Unless the U.S. Congress agrees on a different budget by the end of this year, stopping a so-called “sequestration” budget, federal spending on juvenile justice programs will fall by around 8 percent.
A total $21 million would be sliced out of Juvenile Justice Programs under the federal Department of Justice alone, according to the White House Office of Management and Budget’s report on sequestration. Other spending that has some effect on juvenile welfare, such as state grants from the federal Administration for Children and Families, are also in line for cuts of around 8 percent.
“We are kind of bracing ourselves,” said Kimberly Williams, juvenile justice specialist at the North Carolina Governor’s Crime Commission.
“Last year we had only about $1.5 million in juvenile justice funding to allocate across the whole state. And we received about $10 million in requests,” she explained, adding that they are anticipating another 7 percent cut under sequestration.
In North Carolina, those funds cover things like programs for gang-involved youth, mentoring, after-school programs and monitoring and compliance. “We have to turn away a lot of good programs,” said Williams. If the cuts come, they will likely have to turn away more.
It will be the same in other states. All have some flexibility on how they spend federal juvenile justice dollars. But their priorities and grants may change from year to year, making it difficult to know what exactly post-sequestration state spending would look like.
That Act generally requires that court-involved youth be detained separately from adults, that states address disproportionate minority contact and that juveniles who commit status offenses like curfew violations stay out of jail.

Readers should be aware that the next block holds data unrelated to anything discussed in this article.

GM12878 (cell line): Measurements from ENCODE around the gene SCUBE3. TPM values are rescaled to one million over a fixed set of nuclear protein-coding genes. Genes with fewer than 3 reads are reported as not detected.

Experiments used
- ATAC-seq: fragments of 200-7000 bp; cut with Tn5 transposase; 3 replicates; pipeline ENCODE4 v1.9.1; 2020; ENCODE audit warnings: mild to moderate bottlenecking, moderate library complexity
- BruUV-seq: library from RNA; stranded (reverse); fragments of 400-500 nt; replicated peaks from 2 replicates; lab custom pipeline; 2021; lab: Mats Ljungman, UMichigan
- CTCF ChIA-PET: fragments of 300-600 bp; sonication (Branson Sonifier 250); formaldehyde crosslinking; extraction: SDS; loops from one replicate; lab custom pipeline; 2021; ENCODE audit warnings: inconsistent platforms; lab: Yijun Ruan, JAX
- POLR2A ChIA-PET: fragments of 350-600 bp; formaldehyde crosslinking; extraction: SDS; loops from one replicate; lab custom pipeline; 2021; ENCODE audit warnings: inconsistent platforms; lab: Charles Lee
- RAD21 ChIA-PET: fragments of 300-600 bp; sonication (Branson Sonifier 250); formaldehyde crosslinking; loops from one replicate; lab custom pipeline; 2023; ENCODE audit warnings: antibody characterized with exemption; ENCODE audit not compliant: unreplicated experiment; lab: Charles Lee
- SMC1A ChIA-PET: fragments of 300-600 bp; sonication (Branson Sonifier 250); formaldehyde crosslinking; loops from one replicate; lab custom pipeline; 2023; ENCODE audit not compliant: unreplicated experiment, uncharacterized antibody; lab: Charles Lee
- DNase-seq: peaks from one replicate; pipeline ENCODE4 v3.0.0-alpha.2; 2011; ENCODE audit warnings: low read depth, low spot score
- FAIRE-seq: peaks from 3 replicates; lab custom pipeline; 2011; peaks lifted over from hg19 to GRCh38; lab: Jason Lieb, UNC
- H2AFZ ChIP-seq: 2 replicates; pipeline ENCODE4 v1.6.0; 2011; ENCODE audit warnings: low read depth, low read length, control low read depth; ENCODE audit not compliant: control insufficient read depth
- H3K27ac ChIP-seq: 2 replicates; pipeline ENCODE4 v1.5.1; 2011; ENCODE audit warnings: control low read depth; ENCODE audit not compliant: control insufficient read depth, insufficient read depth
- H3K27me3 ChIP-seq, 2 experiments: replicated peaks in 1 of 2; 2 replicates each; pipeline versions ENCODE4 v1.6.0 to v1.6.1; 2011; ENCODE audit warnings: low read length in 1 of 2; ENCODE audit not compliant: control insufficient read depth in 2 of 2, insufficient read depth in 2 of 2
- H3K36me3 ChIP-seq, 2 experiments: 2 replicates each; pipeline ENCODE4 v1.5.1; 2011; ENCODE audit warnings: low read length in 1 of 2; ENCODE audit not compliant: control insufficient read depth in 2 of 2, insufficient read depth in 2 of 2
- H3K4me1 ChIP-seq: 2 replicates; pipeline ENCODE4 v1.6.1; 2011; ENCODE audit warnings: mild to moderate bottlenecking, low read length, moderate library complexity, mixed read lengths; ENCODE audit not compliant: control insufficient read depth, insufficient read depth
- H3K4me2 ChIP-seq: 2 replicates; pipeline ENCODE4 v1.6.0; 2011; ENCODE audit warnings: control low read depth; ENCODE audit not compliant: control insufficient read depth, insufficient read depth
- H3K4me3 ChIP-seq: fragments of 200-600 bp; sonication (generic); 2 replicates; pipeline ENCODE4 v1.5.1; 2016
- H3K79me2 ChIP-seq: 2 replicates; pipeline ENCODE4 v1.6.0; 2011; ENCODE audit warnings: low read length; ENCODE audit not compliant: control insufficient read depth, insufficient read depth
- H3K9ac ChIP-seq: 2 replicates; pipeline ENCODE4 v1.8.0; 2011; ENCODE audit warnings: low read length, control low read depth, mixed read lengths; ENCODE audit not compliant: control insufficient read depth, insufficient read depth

Chambers called the Act “fundamental” to good policy for youth in the justice system. The more a state’s policy mirrors federal requirements, the more juvenile justice grant money flows down to the state. Indeed, North Carolina is recovering from compliance issues that had already shrunk its federal funds.
But “even at current levels, there's been concern about states dropping compliance with the Act because they don't get enough funding to make it feasible; more cuts will probably tip that balance,” said Chambers. After years of cuts already, “we're already pretty close to that point,” of states abandoning JJDPA, he argued.
The federal government is now pushing states to take part in two foster care programs that support guardianship placements and the extension of foster care up to age 21.
The two programs are part of the Fostering Connections to Success and Increasing Adoptions Act, which was passed in 2009 and allows for federal IV-E funds to be more freely used, according to Youth Today.
According to the Act, teens will be eligible for these funds if they continue their education or get a job among other things.
As JJIE.org reported last month, more than 700 fostered teens in Georgia turn 18 this year and face an uncertain future, and a quarter of young people who age out become homeless within two years. But Georgia has apparently not applied for the money that might help them.